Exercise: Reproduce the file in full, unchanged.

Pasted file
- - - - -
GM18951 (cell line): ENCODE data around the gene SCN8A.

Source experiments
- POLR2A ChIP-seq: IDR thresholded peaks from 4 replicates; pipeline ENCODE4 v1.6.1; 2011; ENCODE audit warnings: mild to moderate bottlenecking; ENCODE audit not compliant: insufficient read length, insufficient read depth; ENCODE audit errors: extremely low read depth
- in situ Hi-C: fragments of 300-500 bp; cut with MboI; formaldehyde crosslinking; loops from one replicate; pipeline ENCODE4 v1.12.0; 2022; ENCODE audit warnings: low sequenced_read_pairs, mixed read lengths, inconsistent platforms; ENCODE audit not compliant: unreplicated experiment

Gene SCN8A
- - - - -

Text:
GM18951 (cell line): ENCODE data around the gene SCN8A.

Source experiments
- POLR2A ChIP-seq: IDR thresholded peaks from 4 replicates; pipeline ENCODE4 v1.6.1; 2011; ENCODE audit warnings: mild to moderate bottlenecking; ENCODE audit not compliant: insufficient read length, insufficient read depth; ENCODE audit errors: extremely low read depth
- in situ Hi-C: fragments of 300-500 bp; cut with MboI; formaldehyde crosslinking; loops from one replicate; pipeline ENCODE4 v1.12.0; 2022; ENCODE audit warnings: low sequenced_read_pairs, mixed read lengths, inconsistent platforms; ENCODE audit not compliant: unreplicated experiment

Gene SCN8A